Wednesday, November 23, 2016

News: £7.6m Government grant for Wentworth Woodhouse

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With seven days to spare, the Chancellor of the Exchequer has pulled a rabbit out of the hat in his Autumn Statement by announcing a £7.6m Government grant towards urgent repairs to save Wentworth Woodhouse in Rotherham.

The largest privately-owned house in Europe was added to the 2016 World Monuments Watch which calls international attention to cultural heritage under threat around the globe.

The Newbold family, who have been in a long-running legal battle with the Coal Authority confirmed that they had decided to sell the historic Grade I listed mansion house at the end of 2014. With an asking price of in excess of £8m, a deal was confirmed in February 2016 with the Wentworth Woodhouse Preservation Trust (WWPT) who have raised funds and developed a long term strategy for the future of the site.

The £7m pledged for the acquisition includes a £3.575m grant offer from the National Heritage Memorial Fund, and grants from the Monument Trust, the Art Fund, Sir Siegmund Warburg's Voluntary Settlement and the John Paul Getty Jnr Charitable Trust. Pledges and donations have also been received from many individual members of the public.

Philip Hammond, Chancellor of the Exchequer, told the house: "I have deliberately avoided making this statement into a long list of individual projects being supported. But I am going to make one exception: I will act today, with just seven days to spare, to save one of the UK's most important historic houses: Wentworth Woodhouse near Rotherham.

"It is said to be the inspiration for Pemberley in Jane Austen's Pride and Prejudice. Wentworth Woodhouse is now at critical risk of being lost to future generations.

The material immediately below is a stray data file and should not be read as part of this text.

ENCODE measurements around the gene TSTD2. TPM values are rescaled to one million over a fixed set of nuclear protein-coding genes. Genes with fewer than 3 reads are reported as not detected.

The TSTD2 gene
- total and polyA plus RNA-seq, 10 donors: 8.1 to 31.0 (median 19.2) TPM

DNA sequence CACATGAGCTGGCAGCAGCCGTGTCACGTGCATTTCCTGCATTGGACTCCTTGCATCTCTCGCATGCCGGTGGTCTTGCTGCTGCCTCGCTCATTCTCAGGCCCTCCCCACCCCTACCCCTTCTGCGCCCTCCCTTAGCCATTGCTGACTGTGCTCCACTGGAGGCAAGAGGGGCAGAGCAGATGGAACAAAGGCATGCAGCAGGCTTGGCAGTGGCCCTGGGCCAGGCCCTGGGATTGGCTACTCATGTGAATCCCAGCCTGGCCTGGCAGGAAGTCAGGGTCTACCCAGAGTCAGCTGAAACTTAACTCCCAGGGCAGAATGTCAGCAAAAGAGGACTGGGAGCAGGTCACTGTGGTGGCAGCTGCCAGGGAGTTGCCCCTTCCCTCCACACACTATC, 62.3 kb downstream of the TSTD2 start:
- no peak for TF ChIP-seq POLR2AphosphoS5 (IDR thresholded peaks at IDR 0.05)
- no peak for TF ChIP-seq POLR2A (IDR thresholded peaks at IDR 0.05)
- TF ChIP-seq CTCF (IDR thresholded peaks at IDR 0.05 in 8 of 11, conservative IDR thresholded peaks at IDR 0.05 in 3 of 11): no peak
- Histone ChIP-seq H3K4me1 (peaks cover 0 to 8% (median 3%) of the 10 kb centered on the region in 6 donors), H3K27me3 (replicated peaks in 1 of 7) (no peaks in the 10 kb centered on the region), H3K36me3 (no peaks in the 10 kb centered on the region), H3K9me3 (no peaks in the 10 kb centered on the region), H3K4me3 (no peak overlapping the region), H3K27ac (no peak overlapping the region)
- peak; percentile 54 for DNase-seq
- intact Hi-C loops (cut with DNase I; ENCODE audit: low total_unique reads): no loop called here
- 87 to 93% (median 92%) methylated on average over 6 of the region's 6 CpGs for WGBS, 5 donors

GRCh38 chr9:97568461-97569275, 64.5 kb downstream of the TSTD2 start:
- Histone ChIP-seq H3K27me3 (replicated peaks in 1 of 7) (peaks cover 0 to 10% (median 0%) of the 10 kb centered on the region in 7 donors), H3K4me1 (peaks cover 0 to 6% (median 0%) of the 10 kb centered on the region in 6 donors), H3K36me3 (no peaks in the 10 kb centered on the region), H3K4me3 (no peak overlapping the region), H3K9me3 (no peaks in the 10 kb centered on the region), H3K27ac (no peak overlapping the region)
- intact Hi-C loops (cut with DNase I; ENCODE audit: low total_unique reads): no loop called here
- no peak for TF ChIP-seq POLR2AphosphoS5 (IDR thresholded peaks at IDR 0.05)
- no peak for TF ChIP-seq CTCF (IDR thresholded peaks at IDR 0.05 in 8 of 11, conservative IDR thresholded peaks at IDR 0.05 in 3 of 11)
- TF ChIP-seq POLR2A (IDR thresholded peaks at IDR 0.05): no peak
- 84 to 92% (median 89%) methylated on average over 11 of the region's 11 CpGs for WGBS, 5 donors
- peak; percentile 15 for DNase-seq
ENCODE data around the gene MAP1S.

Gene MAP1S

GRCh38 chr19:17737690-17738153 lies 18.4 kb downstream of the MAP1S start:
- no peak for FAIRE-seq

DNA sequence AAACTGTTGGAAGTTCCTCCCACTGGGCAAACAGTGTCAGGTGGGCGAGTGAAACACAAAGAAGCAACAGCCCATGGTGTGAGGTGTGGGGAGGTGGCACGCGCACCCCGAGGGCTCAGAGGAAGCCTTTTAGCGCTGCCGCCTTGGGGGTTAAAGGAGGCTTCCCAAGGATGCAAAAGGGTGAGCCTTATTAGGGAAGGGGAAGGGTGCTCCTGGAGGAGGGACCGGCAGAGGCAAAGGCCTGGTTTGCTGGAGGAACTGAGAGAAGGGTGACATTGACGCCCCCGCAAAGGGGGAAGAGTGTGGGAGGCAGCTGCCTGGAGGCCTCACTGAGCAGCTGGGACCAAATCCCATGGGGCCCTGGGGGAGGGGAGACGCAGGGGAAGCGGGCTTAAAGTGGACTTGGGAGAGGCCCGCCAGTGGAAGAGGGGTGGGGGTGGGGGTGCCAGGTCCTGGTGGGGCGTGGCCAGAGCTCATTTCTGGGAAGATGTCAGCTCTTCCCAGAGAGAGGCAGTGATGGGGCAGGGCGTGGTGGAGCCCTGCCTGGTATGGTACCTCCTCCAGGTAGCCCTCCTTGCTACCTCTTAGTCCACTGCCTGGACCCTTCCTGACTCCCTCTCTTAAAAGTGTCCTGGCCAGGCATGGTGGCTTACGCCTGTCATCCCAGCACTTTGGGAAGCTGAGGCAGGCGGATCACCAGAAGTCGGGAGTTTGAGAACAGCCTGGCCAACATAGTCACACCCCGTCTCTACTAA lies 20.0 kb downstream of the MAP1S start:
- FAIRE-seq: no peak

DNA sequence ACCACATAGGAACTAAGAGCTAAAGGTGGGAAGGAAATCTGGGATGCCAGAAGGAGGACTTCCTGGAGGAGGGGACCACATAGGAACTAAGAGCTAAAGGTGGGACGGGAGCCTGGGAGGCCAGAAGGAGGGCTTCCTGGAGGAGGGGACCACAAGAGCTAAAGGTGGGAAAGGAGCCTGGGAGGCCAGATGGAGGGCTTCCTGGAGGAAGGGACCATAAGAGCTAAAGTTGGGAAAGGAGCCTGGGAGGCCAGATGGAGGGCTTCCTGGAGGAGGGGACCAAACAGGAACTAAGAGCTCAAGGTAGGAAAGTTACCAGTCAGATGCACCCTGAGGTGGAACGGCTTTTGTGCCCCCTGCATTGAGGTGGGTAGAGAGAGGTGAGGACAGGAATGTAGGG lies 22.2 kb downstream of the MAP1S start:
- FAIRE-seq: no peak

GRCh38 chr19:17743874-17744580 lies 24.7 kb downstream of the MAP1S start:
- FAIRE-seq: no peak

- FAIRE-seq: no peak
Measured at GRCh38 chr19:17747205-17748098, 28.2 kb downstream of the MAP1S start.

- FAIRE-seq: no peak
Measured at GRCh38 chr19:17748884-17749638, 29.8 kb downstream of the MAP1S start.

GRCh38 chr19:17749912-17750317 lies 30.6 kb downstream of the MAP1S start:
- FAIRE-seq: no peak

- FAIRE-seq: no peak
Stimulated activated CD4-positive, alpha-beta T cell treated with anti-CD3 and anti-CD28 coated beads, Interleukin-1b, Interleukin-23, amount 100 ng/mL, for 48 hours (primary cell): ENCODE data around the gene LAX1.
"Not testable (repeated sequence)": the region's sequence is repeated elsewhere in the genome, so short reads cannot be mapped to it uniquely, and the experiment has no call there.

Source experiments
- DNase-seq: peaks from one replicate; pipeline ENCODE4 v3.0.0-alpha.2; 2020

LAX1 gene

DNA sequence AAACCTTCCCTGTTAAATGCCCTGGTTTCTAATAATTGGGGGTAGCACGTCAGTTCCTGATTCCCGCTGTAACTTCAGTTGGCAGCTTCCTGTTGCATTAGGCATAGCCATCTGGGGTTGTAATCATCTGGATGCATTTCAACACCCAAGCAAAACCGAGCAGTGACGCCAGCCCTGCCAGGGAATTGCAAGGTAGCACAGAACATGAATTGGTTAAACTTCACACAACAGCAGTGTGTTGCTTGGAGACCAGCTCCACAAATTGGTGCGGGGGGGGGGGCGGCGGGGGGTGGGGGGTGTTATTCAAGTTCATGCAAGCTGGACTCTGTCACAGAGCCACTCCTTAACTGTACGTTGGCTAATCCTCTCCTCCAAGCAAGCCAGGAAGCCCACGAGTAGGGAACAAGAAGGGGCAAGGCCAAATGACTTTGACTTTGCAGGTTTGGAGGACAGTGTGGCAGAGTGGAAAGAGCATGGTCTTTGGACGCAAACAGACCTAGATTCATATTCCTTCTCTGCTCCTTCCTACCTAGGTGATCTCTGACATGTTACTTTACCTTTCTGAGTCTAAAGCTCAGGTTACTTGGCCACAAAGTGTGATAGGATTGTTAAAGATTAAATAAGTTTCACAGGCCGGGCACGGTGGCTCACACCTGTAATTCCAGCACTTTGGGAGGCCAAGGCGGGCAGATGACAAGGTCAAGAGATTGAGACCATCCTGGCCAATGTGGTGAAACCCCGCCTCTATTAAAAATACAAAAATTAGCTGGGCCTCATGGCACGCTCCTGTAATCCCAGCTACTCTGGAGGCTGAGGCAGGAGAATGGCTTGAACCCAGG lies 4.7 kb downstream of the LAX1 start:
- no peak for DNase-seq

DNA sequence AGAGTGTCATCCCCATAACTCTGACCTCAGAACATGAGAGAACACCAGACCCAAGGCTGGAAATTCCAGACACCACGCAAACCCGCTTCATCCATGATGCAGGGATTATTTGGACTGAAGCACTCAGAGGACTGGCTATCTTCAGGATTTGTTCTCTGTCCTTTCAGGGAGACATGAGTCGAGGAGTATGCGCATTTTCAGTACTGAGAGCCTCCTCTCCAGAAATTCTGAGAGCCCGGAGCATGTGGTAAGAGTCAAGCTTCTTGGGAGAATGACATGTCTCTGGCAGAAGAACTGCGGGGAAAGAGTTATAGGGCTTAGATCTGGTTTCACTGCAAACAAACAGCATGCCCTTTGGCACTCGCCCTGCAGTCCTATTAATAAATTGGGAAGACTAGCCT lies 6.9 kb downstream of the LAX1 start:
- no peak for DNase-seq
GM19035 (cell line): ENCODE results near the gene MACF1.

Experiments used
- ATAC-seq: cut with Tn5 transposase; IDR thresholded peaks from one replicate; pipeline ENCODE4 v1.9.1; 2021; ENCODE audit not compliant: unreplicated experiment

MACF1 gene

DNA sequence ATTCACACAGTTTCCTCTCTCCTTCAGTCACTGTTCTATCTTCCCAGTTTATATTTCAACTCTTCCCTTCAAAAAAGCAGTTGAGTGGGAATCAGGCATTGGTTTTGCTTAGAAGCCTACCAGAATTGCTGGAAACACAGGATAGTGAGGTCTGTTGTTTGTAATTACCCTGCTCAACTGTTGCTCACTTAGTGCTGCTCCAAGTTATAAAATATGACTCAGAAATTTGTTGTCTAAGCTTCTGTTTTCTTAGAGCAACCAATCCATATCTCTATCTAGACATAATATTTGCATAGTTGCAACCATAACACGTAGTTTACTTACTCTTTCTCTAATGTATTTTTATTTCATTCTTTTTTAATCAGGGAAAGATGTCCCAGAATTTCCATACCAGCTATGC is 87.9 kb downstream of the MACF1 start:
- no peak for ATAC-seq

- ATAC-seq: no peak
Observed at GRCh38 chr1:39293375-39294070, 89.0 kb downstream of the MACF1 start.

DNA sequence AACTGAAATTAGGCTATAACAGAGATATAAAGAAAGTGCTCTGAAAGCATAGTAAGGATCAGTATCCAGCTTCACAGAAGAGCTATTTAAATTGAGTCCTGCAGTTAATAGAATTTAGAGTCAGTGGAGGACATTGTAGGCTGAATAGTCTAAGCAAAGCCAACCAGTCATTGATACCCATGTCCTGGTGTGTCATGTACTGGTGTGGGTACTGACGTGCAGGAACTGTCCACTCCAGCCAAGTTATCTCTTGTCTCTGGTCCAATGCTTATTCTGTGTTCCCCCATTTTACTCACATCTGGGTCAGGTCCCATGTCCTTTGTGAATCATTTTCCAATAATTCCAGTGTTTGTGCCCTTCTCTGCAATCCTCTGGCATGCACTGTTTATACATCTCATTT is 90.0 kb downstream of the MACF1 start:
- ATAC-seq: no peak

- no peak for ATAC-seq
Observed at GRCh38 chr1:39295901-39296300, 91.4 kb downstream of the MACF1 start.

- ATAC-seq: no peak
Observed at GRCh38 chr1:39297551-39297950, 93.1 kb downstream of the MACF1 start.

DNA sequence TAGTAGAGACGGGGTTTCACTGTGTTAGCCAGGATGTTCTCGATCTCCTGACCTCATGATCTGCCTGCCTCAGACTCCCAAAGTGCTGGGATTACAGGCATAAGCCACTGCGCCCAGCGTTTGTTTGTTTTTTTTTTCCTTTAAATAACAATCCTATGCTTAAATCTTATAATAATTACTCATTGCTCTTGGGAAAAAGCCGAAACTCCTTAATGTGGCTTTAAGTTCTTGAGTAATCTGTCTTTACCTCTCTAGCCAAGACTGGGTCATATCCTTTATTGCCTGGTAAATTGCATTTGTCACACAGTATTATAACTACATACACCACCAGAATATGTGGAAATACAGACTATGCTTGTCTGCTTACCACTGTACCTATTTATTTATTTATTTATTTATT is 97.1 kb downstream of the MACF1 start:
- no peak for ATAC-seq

"A local effort has secured millions in funding – subject to the balance required being found by November 30th. So we will provide a £7.6m grant towards urgent repairs to safeguard this key piece of Northern heritage."

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The grant is subject to approval of a sustainable business case for the Grade I listed country house. The WWPT's business plan includes using the north wing and former student refectory as a dining hall/events venue; creating offices for small businesses in the impressive stable block; and around 15 residential units or holiday lets are proposed in the south wing, the upper floors of the main mansion and the side courtyards of the stable court.

With a agreement with the WPPT, the National Trust has agreed to help by offering to take on responsibility for the public opening of the magnificent interiors, recently used for the ITV period drama, Victoria.

A detailed business plan commissioned by the National Trust has shown projected income and expenditure for the WWPT over twenty years. Forecasts show the WWPT will come into a surplus in the sixth year of operation.

Further money will be needed as extensive repairs will be phased over ten to 15 years allowing time for funds to be raised and the work to be carried out in phases while the property is opened to the public.

The claim for damages against the Coal Authority, for at least £100m, took a hit earlier this year. The latest round in the legal battle between the owners and the Coal Authority concluded that the owners have been unable to prove that damage to the historic property has been caused by recent mining subsidence.

John Healey MP, whose Wentworth and Dearne constituency includes "the big house" called the announcement, "welcome news."

Robert Jenrick, MP for Newark, worked with the local Rotherham MPs and the trust to bring the plight of the house to the attention of the Government. He said: "Wentworth Woodhouse will regenerate former coalfields of Rotherham and South Yorkshire and create an international tourist attraction for North."

Wentworth Woodhouse website

Images: Savills


1 comments:

Anonymous,  November 23, 2016 at 4:35 PM  

Excellent news. Losing this would have been a tragedy for the whole country.

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